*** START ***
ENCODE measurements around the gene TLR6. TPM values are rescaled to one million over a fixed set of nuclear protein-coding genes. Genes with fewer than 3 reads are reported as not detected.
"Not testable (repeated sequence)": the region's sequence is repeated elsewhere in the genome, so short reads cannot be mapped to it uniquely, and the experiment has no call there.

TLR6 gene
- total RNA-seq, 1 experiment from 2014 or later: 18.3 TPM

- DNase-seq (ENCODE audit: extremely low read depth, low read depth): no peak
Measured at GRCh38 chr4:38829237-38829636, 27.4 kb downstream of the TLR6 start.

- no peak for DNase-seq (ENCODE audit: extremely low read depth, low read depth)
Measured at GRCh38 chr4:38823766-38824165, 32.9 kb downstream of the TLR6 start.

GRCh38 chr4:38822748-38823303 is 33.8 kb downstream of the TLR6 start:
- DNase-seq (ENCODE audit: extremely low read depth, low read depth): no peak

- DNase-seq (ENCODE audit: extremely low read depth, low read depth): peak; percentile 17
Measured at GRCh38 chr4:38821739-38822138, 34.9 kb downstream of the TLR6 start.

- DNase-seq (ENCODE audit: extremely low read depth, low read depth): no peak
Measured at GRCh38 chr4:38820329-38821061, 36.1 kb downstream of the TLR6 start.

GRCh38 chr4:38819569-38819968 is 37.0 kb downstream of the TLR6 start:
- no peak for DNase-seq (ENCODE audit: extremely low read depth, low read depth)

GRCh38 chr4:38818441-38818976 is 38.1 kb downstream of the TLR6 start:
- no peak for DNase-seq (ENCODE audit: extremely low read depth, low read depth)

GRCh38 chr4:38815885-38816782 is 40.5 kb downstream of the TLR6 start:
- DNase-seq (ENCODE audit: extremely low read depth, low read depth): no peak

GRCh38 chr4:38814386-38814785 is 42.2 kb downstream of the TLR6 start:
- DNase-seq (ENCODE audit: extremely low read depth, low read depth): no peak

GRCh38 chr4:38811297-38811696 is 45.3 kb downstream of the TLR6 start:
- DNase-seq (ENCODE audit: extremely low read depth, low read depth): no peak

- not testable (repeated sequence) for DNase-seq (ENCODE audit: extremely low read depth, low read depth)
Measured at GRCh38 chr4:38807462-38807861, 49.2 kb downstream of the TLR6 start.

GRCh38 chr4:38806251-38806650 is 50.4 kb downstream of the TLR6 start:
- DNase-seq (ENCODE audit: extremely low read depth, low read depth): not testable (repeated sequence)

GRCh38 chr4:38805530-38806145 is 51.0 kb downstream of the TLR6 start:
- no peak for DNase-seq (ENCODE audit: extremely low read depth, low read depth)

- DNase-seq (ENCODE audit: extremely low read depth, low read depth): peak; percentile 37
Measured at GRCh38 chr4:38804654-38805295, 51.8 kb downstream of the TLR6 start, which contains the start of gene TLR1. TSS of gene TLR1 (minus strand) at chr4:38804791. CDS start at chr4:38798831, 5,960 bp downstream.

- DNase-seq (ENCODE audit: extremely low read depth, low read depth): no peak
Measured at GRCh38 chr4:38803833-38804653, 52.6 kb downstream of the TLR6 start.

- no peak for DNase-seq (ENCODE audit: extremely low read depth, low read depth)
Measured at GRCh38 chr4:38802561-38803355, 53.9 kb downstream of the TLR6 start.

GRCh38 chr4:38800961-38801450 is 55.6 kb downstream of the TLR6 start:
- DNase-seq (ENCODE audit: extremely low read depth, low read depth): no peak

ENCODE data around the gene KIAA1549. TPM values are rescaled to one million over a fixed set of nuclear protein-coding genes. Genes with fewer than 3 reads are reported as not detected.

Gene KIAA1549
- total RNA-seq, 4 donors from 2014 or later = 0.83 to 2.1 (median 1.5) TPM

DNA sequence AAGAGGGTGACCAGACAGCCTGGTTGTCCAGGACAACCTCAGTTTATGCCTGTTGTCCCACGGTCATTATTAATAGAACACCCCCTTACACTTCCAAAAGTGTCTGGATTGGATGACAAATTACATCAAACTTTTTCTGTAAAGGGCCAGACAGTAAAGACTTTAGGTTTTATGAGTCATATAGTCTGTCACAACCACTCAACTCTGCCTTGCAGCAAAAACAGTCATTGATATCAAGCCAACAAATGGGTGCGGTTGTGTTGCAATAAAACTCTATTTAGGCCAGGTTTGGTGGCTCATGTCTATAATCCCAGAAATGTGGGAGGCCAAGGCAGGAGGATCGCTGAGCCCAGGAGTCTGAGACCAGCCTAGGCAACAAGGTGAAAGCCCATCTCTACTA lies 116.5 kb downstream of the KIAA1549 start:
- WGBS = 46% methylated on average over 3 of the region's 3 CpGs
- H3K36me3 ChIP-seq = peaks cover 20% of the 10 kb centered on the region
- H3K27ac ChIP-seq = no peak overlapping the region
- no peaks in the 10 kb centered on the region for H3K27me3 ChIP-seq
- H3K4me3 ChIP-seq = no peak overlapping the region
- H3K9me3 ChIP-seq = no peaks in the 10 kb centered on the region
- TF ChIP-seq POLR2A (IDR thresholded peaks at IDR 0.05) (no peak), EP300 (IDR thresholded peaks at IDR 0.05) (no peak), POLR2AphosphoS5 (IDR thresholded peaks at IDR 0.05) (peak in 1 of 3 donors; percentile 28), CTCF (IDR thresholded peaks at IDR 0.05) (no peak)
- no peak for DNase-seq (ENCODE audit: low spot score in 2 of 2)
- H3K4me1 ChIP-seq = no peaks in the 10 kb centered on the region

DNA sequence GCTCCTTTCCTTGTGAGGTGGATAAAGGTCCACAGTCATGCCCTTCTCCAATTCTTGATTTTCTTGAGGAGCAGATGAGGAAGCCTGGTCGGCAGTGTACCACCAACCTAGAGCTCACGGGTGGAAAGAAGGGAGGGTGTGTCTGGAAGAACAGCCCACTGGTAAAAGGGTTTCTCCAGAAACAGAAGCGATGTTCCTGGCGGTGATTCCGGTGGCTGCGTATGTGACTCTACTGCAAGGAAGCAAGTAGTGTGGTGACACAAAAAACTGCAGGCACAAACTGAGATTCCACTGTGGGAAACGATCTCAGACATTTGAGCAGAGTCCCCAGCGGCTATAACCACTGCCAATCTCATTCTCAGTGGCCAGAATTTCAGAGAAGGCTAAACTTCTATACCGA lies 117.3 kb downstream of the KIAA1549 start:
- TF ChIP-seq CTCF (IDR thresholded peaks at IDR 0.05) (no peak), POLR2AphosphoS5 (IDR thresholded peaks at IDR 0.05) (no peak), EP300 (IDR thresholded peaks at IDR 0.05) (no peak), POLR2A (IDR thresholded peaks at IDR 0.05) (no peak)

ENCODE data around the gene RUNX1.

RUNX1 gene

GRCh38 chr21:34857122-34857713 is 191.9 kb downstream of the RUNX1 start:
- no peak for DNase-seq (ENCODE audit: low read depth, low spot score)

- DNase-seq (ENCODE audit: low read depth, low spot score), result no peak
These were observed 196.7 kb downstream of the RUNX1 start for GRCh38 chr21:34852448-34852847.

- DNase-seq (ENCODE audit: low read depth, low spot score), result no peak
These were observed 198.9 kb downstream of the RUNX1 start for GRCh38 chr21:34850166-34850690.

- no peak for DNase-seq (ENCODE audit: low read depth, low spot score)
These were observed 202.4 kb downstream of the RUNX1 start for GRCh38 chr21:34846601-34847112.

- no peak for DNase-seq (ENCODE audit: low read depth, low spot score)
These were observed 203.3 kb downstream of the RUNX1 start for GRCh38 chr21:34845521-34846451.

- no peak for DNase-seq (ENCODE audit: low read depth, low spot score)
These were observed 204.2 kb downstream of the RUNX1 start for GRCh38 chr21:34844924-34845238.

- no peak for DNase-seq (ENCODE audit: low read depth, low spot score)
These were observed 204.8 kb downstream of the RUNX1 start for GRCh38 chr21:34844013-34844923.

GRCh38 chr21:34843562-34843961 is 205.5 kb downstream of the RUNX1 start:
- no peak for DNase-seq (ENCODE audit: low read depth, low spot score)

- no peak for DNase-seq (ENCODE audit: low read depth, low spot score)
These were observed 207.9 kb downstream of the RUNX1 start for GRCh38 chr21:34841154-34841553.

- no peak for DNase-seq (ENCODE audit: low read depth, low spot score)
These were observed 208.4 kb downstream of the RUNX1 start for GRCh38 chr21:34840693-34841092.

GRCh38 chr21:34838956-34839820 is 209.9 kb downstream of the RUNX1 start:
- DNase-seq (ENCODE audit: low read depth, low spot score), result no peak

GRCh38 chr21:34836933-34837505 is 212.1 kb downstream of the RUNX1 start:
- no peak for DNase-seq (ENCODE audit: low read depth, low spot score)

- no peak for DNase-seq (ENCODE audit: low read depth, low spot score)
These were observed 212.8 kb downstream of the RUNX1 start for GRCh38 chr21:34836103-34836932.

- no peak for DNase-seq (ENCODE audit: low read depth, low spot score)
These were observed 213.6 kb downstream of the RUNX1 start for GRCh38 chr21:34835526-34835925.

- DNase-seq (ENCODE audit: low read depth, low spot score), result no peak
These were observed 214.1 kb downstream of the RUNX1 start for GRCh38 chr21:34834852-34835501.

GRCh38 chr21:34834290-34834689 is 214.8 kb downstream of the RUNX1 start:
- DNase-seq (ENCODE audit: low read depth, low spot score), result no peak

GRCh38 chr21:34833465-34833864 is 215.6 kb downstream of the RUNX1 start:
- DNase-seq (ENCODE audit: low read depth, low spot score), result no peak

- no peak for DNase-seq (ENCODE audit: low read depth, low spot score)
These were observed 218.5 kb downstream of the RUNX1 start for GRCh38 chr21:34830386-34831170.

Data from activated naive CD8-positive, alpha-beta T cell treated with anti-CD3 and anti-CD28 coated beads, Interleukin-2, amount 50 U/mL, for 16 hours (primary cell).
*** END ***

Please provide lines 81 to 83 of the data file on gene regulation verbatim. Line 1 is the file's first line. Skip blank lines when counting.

These were observed 212.8 kb downstream of the RUNX1 start for GRCh38 chr21:34836103-34836932.

- no peak for DNase-seq (ENCODE audit: low read depth, low spot score)
These were observed 213.6 kb downstream of the RUNX1 start for GRCh38 chr21:34835526-34835925.